Osteoarthritis of the shoulder is relatively uncommon when compared to that affecting the knee and hip. It is seen, more often, to occur as a pathological condition resulting from a trauma such as a fracture of the upper part of the arm bone (proximal humerus). It can also be seen as a result of a chronic rotator cuff tear when it is termed as Rotator Cuff Arthropathy which is a distinct entity.
Patients are commonly middle aged or elderly and have pain which worsens over a period of time. Pain in the shoulder can limit shoulder movement and also cause sleep deprivation. The pain has been described as gnawing similar to that of a tooth ache. It can also cause restriction of movement and can be misdiagnosed as frozen shoulder. The difference becomes more apparent though an x-ray.
- X-rays reveal evidence of joint destruction and bone spurs at the margins. There will also be tissue hardening and reduction in the joint space
- CT scans are useful to see how much of the joint is involved and to see if there are any glenoid wear changes.
- An MRI may also be recommended to check if there is any damage to the rotator cuff musculature (the tendons in the shoulder socket that connect the shoulder socket to the upper arm bone) which is extremely important in deciding the type of joint replacement prosthesis required
Initial treatment is in the form of medication for pain killers and physical therapy to try and control the pain. This may provide relief initially, but the pain gradually worsens as the arthritis progresses with time. Surgery may be recommended in the form of joint replacement, depending on several factors which the surgeon takes into account.
In mild and moderate cases where the bone is not damaged, patients may be recommended a resurfacing of the humeral head (Ball part of the upper arm bone and socket joint). Only the articular cartilage (the cartilage around the shoulder socket) is replaced by a metallic cup. Results are fairly good with this procedure.
Patients may also be recommended to undergo a hemiarthroplasty which is slightly more extensive than the resurfacing procedure if the bone is undamaged and suitable to undergo the same. In this procedure the metallic cup attached to the shoulder socket has connecting stem and may be attached to the bone with or without cement.
In cases where evidence of wear and tear of the glenoid (socket part of the ball and socket joint) is found, patients may be advised to undergo a total shoulder replacement where both the ball and socket part of the joint are replaced. The ball, generally made of metal and the socket usually made of plastic, is secured to the bone using bone cement. For all the above mentioned procedures, it is extremely vital to have a normal cuff for good results.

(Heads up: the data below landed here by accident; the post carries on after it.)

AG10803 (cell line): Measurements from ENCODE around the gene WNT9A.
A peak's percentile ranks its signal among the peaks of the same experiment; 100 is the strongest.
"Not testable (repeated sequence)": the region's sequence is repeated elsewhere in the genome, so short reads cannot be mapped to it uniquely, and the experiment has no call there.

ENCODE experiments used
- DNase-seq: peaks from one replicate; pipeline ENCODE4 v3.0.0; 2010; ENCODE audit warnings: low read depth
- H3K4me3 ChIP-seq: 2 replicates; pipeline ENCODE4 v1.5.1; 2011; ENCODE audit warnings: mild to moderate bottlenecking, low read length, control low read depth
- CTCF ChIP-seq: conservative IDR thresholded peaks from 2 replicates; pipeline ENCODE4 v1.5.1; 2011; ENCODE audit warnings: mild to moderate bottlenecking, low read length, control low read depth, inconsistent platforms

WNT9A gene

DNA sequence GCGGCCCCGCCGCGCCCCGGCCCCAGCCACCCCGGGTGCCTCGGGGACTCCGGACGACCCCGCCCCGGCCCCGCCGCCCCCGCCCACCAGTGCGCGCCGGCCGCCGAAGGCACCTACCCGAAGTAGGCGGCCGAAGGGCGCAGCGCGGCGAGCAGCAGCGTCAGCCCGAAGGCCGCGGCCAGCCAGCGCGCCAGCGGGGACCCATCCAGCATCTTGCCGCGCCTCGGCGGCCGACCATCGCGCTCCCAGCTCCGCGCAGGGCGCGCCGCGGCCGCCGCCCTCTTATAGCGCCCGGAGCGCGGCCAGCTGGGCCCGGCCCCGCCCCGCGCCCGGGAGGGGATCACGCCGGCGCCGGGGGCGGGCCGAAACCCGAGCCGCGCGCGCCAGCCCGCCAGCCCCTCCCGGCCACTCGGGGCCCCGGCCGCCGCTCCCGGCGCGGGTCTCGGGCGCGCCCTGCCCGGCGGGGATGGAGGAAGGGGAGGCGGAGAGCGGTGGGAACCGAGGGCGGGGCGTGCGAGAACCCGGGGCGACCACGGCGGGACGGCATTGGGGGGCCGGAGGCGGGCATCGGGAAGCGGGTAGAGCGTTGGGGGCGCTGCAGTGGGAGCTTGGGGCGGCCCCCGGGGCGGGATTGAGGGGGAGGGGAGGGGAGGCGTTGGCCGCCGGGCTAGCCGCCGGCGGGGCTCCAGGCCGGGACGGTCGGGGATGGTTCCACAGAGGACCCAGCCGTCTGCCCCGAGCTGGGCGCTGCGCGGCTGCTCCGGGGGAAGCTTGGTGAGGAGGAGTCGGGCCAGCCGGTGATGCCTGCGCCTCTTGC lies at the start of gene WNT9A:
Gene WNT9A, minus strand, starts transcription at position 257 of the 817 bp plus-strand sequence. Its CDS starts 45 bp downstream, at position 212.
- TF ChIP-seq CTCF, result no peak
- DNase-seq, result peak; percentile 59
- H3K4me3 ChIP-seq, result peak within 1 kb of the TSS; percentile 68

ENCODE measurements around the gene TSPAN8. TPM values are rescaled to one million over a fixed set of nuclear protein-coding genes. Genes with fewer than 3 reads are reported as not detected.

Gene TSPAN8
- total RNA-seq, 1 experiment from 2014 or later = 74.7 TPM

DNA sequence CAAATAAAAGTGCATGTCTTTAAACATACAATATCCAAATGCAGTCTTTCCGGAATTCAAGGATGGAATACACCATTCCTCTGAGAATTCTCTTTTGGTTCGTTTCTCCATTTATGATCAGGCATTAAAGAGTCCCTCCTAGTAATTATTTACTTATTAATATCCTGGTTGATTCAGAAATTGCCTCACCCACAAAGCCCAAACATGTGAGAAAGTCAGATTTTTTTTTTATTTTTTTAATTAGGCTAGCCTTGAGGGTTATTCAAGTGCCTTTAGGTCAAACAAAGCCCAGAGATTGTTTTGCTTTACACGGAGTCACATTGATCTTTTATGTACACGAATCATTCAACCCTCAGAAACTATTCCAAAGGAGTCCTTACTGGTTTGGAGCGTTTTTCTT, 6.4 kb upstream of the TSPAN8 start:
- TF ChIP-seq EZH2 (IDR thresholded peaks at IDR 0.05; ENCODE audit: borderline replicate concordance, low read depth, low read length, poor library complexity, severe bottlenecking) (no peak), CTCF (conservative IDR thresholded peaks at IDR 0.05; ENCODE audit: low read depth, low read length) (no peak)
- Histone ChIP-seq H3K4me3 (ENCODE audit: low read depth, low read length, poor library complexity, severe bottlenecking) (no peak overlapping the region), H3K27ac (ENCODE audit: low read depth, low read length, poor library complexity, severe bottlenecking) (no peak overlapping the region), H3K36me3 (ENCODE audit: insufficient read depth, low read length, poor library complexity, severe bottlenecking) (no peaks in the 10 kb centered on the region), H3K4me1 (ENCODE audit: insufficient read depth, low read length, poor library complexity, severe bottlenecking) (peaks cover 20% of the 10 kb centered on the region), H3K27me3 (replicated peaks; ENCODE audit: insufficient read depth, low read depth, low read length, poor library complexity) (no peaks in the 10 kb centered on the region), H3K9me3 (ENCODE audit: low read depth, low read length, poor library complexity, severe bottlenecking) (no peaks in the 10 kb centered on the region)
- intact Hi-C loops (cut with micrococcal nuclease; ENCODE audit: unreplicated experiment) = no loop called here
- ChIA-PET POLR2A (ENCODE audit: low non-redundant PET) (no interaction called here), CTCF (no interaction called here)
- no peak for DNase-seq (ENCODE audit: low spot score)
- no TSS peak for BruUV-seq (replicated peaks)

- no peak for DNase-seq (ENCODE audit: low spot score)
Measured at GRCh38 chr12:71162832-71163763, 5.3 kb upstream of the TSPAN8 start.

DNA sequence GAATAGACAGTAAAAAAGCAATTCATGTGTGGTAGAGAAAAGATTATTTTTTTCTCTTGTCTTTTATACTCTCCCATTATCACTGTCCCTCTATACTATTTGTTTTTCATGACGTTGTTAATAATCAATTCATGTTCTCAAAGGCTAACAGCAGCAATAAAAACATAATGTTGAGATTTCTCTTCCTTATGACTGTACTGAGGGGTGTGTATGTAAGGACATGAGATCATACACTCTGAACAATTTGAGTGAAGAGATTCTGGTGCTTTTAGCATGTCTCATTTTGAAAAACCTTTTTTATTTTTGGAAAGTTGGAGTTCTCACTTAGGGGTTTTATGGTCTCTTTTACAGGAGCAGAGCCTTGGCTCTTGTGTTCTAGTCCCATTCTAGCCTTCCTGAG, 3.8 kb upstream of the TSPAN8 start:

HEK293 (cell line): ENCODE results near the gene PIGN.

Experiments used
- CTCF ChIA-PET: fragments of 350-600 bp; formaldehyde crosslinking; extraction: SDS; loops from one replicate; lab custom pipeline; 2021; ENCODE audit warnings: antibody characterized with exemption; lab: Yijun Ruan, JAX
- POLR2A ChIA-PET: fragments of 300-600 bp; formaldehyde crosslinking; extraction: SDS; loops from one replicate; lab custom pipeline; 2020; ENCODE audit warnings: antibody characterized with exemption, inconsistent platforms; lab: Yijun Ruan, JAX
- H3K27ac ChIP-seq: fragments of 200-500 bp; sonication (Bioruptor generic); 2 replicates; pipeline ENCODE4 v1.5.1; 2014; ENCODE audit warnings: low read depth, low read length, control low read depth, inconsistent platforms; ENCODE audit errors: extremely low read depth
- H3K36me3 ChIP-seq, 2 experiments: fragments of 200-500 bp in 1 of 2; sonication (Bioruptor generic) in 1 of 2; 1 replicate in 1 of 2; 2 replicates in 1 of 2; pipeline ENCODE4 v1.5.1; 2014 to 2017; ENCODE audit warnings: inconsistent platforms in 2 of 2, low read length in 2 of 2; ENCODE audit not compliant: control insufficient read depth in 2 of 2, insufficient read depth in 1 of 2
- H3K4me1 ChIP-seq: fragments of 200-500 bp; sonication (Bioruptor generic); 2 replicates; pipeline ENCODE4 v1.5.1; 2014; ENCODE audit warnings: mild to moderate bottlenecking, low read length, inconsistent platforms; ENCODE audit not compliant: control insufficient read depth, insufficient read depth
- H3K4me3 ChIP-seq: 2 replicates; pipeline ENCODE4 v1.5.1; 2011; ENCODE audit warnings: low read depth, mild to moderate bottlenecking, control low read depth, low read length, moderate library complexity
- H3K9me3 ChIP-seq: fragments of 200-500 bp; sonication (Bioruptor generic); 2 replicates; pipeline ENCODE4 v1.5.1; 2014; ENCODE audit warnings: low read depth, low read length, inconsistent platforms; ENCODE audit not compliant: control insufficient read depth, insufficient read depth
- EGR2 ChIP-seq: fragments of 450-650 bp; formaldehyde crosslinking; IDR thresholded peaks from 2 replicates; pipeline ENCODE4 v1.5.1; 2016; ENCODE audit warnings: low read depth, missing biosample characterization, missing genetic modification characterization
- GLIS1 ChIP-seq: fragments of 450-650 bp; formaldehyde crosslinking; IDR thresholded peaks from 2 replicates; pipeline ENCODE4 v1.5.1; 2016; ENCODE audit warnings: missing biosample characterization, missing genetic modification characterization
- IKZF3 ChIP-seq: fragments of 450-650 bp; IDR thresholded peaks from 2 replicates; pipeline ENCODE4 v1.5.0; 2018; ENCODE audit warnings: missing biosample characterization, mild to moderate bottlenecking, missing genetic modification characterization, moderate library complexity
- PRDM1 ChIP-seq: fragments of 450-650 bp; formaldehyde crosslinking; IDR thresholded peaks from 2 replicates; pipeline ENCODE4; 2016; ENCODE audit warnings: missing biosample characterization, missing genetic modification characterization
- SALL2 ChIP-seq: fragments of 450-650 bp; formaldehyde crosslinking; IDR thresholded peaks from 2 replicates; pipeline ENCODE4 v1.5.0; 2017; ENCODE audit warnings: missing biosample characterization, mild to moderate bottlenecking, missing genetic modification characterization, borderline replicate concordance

In cases where the arthritis is mainly because of a chronic rotator cuff tear, the humerus will have some amount of damage mainly above the humeral head due to erosion against the under-surface of the shoulder socket. These patients typically have poor shoulder function due to the damaged cuff. They may continue to have good passive range of movement. These patients are generally recommended to undergo a reverse total shoulder replacement. In this procedure, the normal ball and socket anatomy are reversed. Hence using a special prosthesis, the shoulder socket is replaced with ball type prosthesis and the upper arm head is replaced with socket type prosthesis. This treatment procedure prevents the upward migration of the humeral head owing to the structural design of the prosthesis. Movement is fairly satisfactory following this surgery however; long term results of this particular procedure are still awaited. Short term results are promising.
There are some special problems with this type of procedure. Fracture of the acromion, (the highest part of the shoulder bone), and glenoid notching (shoulder socket) have been noted. The significance of this is still not known and is under study.